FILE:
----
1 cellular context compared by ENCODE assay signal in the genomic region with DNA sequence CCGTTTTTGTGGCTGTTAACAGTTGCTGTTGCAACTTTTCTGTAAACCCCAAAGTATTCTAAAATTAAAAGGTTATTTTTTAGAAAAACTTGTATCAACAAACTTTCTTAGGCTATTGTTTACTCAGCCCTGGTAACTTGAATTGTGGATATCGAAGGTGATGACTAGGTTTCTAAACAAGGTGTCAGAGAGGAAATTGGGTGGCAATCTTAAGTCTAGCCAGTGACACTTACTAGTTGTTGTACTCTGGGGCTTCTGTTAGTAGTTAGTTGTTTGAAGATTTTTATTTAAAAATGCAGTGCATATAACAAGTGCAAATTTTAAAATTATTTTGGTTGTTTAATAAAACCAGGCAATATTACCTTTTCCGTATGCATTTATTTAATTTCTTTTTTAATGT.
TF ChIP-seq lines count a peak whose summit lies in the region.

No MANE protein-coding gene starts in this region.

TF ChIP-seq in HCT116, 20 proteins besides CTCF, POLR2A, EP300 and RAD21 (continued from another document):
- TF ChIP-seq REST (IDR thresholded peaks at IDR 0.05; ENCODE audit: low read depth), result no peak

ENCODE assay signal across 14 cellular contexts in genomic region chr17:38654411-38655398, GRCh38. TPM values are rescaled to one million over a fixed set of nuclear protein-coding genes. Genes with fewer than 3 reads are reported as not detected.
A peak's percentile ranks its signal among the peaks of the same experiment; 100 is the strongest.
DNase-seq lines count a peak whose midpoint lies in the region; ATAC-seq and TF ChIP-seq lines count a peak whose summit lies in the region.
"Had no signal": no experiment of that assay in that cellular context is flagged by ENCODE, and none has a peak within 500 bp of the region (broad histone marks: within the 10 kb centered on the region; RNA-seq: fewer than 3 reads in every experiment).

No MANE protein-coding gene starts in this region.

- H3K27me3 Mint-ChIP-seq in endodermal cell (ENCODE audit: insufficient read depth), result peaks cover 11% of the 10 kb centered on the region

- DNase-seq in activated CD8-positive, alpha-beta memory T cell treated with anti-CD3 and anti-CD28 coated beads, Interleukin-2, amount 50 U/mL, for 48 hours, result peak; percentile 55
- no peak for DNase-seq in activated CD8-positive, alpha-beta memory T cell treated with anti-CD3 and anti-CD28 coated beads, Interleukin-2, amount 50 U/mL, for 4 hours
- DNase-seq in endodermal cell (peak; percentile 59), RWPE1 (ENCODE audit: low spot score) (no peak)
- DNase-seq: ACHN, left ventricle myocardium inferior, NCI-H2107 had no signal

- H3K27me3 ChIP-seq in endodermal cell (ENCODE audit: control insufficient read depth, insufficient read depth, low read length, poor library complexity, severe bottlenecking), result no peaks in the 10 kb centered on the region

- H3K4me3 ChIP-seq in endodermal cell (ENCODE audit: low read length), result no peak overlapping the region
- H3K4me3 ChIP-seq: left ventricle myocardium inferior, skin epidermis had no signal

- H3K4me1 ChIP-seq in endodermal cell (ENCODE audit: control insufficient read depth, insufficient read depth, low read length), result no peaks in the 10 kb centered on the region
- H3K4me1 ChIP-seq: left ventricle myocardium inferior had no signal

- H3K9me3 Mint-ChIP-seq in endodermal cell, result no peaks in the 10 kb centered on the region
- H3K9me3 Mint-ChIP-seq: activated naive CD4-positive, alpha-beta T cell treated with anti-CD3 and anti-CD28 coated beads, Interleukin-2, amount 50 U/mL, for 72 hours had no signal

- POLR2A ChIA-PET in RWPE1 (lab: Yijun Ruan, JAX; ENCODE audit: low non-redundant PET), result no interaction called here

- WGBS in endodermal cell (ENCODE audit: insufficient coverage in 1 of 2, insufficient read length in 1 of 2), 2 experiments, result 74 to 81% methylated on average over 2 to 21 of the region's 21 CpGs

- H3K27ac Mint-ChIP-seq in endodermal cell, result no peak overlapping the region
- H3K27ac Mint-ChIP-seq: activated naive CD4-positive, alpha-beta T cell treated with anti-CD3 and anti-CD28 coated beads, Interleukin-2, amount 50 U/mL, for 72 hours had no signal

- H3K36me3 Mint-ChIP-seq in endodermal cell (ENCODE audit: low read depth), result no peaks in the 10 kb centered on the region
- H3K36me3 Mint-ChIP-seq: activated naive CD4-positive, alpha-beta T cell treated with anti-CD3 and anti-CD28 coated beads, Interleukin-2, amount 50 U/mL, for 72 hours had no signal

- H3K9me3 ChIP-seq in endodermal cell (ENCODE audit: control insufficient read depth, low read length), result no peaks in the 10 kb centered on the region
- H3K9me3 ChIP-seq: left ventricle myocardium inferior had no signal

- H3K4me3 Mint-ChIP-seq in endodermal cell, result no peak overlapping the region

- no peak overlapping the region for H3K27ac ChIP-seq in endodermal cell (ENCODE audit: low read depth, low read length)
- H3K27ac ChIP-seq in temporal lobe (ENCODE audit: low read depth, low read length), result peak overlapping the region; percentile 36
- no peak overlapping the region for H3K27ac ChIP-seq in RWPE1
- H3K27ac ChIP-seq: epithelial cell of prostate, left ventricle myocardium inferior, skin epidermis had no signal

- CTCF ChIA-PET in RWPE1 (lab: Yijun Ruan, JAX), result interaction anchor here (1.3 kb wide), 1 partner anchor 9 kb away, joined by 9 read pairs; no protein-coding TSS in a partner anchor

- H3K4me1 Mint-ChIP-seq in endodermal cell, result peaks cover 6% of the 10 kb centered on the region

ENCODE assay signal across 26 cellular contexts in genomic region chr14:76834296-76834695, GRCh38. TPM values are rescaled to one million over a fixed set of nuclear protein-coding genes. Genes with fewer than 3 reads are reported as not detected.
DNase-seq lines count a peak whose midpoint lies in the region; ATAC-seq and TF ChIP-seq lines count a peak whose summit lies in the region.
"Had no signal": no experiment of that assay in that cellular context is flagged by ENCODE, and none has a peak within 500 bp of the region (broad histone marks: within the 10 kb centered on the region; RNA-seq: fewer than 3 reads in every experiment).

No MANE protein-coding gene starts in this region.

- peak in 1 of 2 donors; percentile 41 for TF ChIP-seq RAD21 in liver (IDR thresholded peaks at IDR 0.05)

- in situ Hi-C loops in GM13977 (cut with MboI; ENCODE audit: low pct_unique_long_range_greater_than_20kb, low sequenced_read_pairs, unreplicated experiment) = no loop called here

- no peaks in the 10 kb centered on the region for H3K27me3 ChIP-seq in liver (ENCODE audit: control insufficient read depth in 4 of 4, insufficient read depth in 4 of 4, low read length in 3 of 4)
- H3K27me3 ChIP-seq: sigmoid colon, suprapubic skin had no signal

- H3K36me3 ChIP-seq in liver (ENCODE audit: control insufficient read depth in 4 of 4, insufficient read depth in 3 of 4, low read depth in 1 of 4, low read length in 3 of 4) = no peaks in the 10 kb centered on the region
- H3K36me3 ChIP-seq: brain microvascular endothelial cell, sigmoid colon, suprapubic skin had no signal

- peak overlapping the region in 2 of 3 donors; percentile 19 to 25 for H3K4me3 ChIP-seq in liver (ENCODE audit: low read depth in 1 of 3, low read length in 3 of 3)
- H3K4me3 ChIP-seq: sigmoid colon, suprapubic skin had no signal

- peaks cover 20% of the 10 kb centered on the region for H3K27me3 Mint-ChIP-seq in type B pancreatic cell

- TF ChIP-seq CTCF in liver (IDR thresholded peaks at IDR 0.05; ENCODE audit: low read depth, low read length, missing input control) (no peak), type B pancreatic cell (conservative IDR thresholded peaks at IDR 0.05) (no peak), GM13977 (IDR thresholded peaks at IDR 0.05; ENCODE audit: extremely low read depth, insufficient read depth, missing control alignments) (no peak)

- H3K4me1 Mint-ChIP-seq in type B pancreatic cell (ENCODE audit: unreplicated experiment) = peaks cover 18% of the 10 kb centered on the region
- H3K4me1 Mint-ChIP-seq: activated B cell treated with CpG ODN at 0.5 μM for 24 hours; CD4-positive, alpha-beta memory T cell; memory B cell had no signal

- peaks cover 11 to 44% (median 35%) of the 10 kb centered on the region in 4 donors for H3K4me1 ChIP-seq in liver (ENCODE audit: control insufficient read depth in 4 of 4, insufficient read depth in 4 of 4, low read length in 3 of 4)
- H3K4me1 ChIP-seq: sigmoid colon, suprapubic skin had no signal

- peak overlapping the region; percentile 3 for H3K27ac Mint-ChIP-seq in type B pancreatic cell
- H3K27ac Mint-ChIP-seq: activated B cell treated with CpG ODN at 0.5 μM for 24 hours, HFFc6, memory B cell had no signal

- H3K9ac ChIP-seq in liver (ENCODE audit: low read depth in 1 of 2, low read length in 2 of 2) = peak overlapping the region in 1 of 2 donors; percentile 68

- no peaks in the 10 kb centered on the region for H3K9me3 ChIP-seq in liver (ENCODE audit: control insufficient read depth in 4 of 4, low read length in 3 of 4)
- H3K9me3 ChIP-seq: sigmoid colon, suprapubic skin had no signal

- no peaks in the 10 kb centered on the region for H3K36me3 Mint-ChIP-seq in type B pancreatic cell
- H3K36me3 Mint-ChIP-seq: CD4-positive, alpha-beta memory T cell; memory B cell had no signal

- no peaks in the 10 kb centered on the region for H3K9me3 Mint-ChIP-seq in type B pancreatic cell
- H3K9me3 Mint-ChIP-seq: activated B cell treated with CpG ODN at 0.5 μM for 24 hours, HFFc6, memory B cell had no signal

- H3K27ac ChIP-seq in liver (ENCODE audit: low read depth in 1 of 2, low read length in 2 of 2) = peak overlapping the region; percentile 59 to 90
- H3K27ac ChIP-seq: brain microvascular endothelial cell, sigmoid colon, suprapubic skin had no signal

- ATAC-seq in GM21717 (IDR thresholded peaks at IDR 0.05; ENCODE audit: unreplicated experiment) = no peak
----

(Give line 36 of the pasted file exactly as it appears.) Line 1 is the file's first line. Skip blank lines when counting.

- CTCF ChIA-PET in RWPE1 (lab: Yijun Ruan, JAX), result interaction anchor here (1.3 kb wide), 1 partner anchor 9 kb away, joined by 9 read pairs; no protein-coding TSS in a partner anchor